First, the association between serum 25-hydroxyvitamin D (25[OH]D) and cognitive performance was examined. Second, we assessed whether there was evidence for an interplay between 25(OH)D and glucose homeostasis in the association with cognitive performance.
Design, Setting, and Participants
Associations were studied using cross-sectional data of 776 (3 domains) up to 2722 (1 domain) Dutch community-dwelling older adults, aged 65 years or older.
Serum 25(OH)D, plasma glucose, and insulin concentrations were obtained. Cognitive performance was assessed with an extensive cognitive test battery. Prevalence ratios (PRs) were calculated to quantify the association between 25(OH)D and cognition; poor performance was defined as the worst 10% of the distribution of the cognitive scores.
The overall median MMSE score was 29 (IQR 28–30). Higher serum 25(OH)D was associated with better attention and working memory, PR 0.50 (95% CI 0.29–0.84) for the third serum 25(OH)D tertile, indicating a 50% lower probability of being a poor performer than participants in the lowest tertile. Beneficial trends were shown for 25(OH)D with executive function and episodic memory. Serum 25(OH)D was not associated with plasma glucose or insulin. Plasma insulin only modified the association between serum 25(OH)D and executive function (P for interaction: .001), suggesting that the improvement in executive function with high 25(OH)D concentrations is stronger in participants with high plasma insulin concentrations compared with those with low plasma insulin concentrations.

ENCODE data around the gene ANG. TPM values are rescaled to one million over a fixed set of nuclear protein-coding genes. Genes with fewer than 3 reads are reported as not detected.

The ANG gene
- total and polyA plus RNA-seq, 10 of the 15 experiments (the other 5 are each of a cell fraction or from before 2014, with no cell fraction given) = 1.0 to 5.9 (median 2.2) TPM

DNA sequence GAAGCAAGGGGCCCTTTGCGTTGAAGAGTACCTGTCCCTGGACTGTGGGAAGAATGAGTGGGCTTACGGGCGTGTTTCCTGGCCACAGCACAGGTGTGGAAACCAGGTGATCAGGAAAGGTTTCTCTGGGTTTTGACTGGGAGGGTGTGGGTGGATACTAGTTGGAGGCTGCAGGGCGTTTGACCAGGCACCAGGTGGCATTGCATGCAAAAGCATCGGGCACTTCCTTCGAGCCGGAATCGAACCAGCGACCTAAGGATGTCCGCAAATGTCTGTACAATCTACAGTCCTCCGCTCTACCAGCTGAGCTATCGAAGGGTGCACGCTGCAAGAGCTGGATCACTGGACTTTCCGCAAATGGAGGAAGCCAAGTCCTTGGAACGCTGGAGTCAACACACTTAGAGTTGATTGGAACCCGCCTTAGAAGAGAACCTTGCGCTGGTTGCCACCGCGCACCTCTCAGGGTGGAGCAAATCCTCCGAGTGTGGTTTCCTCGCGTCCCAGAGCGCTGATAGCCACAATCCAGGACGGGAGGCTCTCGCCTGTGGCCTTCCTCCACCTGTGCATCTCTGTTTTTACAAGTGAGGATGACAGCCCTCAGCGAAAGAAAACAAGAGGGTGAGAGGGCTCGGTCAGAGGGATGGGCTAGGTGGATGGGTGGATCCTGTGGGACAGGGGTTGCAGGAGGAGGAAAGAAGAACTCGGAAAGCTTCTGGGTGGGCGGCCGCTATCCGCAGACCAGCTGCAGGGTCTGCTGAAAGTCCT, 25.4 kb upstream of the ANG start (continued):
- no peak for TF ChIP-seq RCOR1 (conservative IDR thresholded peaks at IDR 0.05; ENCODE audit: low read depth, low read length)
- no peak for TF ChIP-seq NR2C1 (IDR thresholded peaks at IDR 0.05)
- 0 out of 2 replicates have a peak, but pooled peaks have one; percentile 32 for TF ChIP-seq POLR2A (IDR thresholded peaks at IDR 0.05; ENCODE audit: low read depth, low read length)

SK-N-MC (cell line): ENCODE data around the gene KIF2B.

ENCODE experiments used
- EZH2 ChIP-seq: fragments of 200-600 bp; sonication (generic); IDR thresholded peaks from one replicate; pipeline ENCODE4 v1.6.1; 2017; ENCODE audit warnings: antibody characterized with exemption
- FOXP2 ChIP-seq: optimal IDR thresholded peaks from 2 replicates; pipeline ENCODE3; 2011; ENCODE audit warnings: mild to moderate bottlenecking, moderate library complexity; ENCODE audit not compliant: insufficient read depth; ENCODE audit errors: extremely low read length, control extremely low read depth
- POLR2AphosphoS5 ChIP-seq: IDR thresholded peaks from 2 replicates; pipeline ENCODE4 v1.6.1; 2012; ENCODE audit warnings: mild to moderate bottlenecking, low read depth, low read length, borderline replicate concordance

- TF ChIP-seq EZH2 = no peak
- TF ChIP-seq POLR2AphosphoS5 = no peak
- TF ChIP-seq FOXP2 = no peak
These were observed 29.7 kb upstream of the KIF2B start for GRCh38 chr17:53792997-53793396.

Higher 25(OH)D concentrations significantly associated with better attention and working memory performance. This study does not demonstrate an interplay between serum 25(OH)D and glucose homeostasis in the association with cognitive performance.